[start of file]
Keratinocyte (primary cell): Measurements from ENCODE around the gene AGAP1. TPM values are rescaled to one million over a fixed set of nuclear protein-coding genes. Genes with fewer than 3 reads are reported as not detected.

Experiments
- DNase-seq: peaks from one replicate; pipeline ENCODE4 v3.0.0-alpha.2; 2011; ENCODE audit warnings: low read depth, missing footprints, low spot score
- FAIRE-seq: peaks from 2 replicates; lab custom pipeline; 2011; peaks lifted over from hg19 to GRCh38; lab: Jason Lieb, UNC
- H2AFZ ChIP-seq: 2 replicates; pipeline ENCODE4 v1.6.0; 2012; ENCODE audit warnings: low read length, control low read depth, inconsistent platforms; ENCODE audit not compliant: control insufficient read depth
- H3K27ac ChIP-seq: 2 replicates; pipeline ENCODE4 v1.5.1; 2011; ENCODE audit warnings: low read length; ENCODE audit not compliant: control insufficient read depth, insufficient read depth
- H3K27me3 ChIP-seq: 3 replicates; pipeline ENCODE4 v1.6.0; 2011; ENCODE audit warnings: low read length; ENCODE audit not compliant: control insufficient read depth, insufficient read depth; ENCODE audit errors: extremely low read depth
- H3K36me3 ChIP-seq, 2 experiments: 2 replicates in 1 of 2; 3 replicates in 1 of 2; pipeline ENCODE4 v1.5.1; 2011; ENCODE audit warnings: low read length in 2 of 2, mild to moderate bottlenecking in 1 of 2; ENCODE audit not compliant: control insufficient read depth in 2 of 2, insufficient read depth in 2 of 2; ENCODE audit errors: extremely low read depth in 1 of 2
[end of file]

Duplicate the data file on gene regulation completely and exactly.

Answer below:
Keratinocyte (primary cell): Measurements from ENCODE around the gene AGAP1. TPM values are rescaled to one million over a fixed set of nuclear protein-coding genes. Genes with fewer than 3 reads are reported as not detected.

Experiments
- DNase-seq: peaks from one replicate; pipeline ENCODE4 v3.0.0-alpha.2; 2011; ENCODE audit warnings: low read depth, missing footprints, low spot score
- FAIRE-seq: peaks from 2 replicates; lab custom pipeline; 2011; peaks lifted over from hg19 to GRCh38; lab: Jason Lieb, UNC
- H2AFZ ChIP-seq: 2 replicates; pipeline ENCODE4 v1.6.0; 2012; ENCODE audit warnings: low read length, control low read depth, inconsistent platforms; ENCODE audit not compliant: control insufficient read depth
- H3K27ac ChIP-seq: 2 replicates; pipeline ENCODE4 v1.5.1; 2011; ENCODE audit warnings: low read length; ENCODE audit not compliant: control insufficient read depth, insufficient read depth
- H3K27me3 ChIP-seq: 3 replicates; pipeline ENCODE4 v1.6.0; 2011; ENCODE audit warnings: low read length; ENCODE audit not compliant: control insufficient read depth, insufficient read depth; ENCODE audit errors: extremely low read depth
- H3K36me3 ChIP-seq, 2 experiments: 2 replicates in 1 of 2; 3 replicates in 1 of 2; pipeline ENCODE4 v1.5.1; 2011; ENCODE audit warnings: low read length in 2 of 2, mild to moderate bottlenecking in 1 of 2; ENCODE audit not compliant: control insufficient read depth in 2 of 2, insufficient read depth in 2 of 2; ENCODE audit errors: extremely low read depth in 1 of 2